2. In assessing the clefts, any splitting present should not exceed of 8%. That is, the ratio of length from the beginning of the split (Z) to end of split (C) relative to the length from beginning of the split (Z) to tip of the heart (X).
Here are examples of hearts that do not meet the criteria for various reasons, some more obvious than others.
Example of an ideal cut with poor hearts and arrows patterning.
Grading the Arrows
1. Each of the eight arrows must be clearly visible with a shaft and arrow head.
2. All arrows and arrow heads must be in alignment.
3. The 8 points of the arrowheads must extend to the girdle.
Distinctly formed arrows, but misalignment of some arrow heads
The Hearts and Arrow pattern is possible in any round brilliant, but if the diamond has not been crafted with precision alignment in three dimensions (optical precision), and proportioned within a rather narrow range of parameters, it will not exhibit a true and accurate hearts and arrows pattern.
Here is a comparative study of patterning. All the diamonds depicted here are 0.90 ct in weight and range from 0 to 7 on the AGS scale according to cut parameters.
Hearts and Arrows Diamonds and AGS0
A diamond can be an AGS Ideal without being H&A. And a diamond can be H&A without being Ideal.
Even when a diamond is cut within AGS Ideal proportion and receives an AGS 0 cut grade, it can fail to meet hearts and arrows criteria. Although an AGS 0 light performance-based certificate is the strictest cut standard of any major laboratory, AGS0 combined with H&A precision is another level altogether- the true super ideal.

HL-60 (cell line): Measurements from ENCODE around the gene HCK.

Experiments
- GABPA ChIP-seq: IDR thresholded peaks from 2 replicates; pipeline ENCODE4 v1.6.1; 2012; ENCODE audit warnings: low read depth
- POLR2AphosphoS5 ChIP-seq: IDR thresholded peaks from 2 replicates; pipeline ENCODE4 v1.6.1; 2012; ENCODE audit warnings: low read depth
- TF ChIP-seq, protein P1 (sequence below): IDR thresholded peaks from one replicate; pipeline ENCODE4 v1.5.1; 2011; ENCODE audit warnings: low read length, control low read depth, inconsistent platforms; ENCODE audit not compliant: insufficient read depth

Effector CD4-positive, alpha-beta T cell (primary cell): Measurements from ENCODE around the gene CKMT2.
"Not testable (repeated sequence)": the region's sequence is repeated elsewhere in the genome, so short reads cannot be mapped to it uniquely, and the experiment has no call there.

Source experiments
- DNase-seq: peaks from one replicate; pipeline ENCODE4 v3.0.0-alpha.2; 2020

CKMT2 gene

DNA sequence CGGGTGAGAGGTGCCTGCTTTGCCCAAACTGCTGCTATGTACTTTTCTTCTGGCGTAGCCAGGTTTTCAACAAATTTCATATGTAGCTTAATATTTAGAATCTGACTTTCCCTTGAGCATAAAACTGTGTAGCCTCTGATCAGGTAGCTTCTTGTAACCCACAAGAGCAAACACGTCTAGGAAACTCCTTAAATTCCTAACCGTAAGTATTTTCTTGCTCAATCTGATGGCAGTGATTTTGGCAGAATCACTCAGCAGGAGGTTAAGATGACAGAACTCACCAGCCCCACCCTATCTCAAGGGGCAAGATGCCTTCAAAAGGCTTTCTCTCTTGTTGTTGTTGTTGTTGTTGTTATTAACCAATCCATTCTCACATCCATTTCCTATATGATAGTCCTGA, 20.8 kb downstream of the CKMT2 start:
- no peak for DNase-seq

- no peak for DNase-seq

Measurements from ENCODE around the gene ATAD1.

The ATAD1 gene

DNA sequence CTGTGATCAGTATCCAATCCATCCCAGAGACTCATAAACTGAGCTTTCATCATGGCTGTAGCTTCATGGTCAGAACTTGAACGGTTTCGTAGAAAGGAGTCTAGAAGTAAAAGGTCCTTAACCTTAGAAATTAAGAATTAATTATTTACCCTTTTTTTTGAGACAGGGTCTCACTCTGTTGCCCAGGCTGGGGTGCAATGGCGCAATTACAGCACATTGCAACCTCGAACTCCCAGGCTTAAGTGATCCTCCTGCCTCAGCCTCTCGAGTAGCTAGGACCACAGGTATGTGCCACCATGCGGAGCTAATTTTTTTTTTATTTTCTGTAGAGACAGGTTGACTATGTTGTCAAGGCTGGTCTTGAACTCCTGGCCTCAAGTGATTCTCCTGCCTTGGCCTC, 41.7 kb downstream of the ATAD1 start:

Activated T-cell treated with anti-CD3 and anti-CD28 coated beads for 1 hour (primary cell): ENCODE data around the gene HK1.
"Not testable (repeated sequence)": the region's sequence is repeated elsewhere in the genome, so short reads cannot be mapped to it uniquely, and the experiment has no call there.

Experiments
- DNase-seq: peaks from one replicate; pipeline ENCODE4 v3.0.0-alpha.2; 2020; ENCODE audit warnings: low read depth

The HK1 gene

The images below are all AGS0 diamonds and show various deficits in patterning and therefore precision. Only the image on the far right has a true and accurate H&A pattern and can be legitimately deemed a “super ideal”.
Hearts and Arrows Grading and Whiteflash Diamonds
Whiteflash is a specialist in precision cut diamonds with more Ideal H&A diamonds in-stock than any other retailer in the market. We have three in-house categories - A CUT ABOVE®, Expert Selection, and Premium Select.
Our A CUT ABOVE®
brand is a true super ideal and is considered by experts to be among the finest diamonds on the market. In order to achieve this brand a diamond must be an AGS Ideal and have near perfect hearts and arrows patterning, in addition to passing a number of other important specifications and qualifications
. Simply put, the “Best of the Best”.
The Expert Selection
brand features AGS Ideal and GIA Triple Ex rounds with Hearts and Arrows patterning. In this category the precision of the H&A patterning must be within the range offered by the better retailers who are supporting their claims with H&A imagery. There is more variability in this in this range and Expert Selection diamonds are not required to conform to the stringent requirements of A CUT ABOVE®, although many of them do in fact exhibit perfect H&A patterns.
Our Premium Select
category has no requirements for either AGS0 or H&A patterning. However, this category contains many diamonds with Ideal light performance and/or with H&A patterning that may have missed making one of the top two categories because of a polish or a symmetry deduction.